Learning music theory with Auto-Tune

Auto-Tune makes producing music easier. It can also make understanding music theory easier. The way you dial up different keys and scales doesn’t just guide your ear, it also guides your eye.


Your voice can produce a smooth continuum of pitches. To sing, you eliminate most of those possibilities, vibrating your mouth and throat only at certain frequencies, the pitches of the melody. Auto-Tune helps by shifting the voice’s frequency to the closest desired piano-key pitch.

Towards the bottom left is a knob labeled Retune Speed. Even the best singers waver around their intended pitch for a few milliseconds before converging on it. If you correct away that wavering, the result sounds artificial. So Auto-tune can be set to delay its effects. Slower retune speeds allow more human-sounding shakiness to pass through the filter. If you set the retune speed to zero, there’s no wavering allowed, and you get the robo-vocal sound beloved by T-Pain, Kanye West and Lil Wayne. It’s more widely known as the Cher Effect, because a lot of people first encountered it in her song “Believe.” There’s a persistent and false story that Cher used a vocoder for “Believe.” The producers lied in interviews, not wanting to give away their trade secret. Auto-Tune isn’t exactly a software vocoder, but it’s based on the same math.

Music-theoretically, the interesting part of Auto-Tune is the center of the window, listing the twelve pitches on a piano. By default, Auto-Tune is set to the chromatic scale, all the piano keys, starting on C. To Auto-Tune yourself in C major, you need to remove C-sharp, D-sharp, F-sharp, G-sharp and A-sharp. (There are no flats for some reason.) This is a lot like the way you set up a xylophone or marimba for a beginner. By taking the bars for the undesired notes off, you make it impossible to play anything wrong.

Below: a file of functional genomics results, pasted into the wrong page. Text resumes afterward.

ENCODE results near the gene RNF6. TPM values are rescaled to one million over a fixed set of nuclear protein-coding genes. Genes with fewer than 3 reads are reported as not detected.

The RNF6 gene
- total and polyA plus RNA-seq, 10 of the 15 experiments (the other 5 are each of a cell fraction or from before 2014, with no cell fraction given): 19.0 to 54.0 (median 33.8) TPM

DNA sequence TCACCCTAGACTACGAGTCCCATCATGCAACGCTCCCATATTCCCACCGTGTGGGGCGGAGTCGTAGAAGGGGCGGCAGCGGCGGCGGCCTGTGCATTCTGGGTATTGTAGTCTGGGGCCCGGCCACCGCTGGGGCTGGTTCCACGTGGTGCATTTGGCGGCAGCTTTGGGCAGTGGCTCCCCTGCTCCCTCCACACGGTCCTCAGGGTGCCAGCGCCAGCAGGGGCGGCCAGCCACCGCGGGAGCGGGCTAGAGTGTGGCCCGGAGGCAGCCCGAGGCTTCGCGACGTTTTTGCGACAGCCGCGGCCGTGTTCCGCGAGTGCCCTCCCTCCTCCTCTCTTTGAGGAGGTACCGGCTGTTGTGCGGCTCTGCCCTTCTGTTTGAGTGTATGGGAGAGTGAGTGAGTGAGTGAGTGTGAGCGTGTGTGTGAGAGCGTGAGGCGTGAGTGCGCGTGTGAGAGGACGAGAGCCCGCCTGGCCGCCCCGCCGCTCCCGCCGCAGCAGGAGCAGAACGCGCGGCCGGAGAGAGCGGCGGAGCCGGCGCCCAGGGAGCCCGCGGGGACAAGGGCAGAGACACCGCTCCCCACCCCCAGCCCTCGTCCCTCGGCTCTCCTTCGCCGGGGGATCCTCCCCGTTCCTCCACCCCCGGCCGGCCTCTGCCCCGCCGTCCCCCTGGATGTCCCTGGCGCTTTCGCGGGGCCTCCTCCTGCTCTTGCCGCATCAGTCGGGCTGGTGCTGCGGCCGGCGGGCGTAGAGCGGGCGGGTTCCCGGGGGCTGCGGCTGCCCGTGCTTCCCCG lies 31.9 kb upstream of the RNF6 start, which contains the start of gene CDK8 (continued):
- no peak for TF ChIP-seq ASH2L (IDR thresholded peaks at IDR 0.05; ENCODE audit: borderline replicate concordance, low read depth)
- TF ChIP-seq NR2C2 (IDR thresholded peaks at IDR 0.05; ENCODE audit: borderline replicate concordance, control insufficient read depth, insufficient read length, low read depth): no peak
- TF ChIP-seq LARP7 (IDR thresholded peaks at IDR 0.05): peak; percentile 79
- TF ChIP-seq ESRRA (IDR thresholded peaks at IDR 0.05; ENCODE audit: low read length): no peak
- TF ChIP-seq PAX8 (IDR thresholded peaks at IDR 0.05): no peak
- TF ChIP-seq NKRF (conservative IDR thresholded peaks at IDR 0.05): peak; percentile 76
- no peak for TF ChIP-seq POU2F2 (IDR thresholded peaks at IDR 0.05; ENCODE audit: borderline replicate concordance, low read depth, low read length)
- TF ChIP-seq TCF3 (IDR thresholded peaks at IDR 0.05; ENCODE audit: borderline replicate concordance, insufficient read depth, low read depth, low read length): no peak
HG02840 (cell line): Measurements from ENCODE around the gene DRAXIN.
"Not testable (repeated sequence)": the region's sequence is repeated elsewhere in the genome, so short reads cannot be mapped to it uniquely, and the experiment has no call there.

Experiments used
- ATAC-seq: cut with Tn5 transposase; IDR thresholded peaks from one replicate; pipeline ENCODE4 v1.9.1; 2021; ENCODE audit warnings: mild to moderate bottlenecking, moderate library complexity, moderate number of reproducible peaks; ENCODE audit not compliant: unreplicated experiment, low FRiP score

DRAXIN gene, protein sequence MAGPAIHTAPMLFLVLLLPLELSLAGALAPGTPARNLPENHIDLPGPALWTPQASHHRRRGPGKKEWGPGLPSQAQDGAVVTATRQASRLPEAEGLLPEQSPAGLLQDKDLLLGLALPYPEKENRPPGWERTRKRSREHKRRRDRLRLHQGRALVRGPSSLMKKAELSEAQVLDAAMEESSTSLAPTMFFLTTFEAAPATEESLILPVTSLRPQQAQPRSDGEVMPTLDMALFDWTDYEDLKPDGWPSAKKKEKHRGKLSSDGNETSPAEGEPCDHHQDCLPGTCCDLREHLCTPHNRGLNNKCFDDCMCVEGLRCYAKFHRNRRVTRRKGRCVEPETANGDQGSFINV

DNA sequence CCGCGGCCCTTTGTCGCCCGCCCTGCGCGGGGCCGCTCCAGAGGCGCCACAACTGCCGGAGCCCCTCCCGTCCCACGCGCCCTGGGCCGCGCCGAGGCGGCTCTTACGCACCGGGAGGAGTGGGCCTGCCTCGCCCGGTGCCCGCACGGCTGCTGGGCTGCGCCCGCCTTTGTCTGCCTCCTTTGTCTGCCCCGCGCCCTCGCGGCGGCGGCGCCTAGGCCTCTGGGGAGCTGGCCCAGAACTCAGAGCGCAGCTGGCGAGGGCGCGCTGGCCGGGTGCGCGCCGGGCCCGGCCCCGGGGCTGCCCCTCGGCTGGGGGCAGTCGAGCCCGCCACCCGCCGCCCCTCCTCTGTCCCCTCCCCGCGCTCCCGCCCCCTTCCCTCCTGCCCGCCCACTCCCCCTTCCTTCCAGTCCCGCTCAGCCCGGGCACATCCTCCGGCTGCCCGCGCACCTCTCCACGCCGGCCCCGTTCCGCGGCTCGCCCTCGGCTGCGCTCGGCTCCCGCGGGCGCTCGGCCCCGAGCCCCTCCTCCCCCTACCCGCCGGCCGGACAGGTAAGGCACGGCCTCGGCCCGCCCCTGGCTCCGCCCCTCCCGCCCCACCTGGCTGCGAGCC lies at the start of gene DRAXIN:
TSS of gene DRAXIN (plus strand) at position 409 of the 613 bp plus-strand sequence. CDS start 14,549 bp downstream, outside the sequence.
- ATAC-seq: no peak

A bit of fun for music nerds: the notes you omit from the C major scale, the black keys on the piano, form the F-sharp major pentatonic and E-flat minor pentatonic scales.

To make the C natural minor scale,  you omit C sharp, E, F-sharp, A and B. To get the other minor scales, you’d just need to toggle the sixth and seventh notes differently. For C dorian you’d leave A in and remove G-sharp.

“A Love Supreme” by John Coltrane starts with this a fanfare on the notes B, E and F-sharp.

In the key of C, the fanfare’s three pitches are C, F and G. This is one of my favorite Auto-Tune settings. It sounds amazing on speech.

It’s even more fun to strip the pitch set down even further, taking out the F and even the G for maximum posthuman warbling. Being limited to a smaller group of pitches forces you to concentrate on rhythmic patterns. Check out how cool it sounds when you set Auto-Tune to just the root note.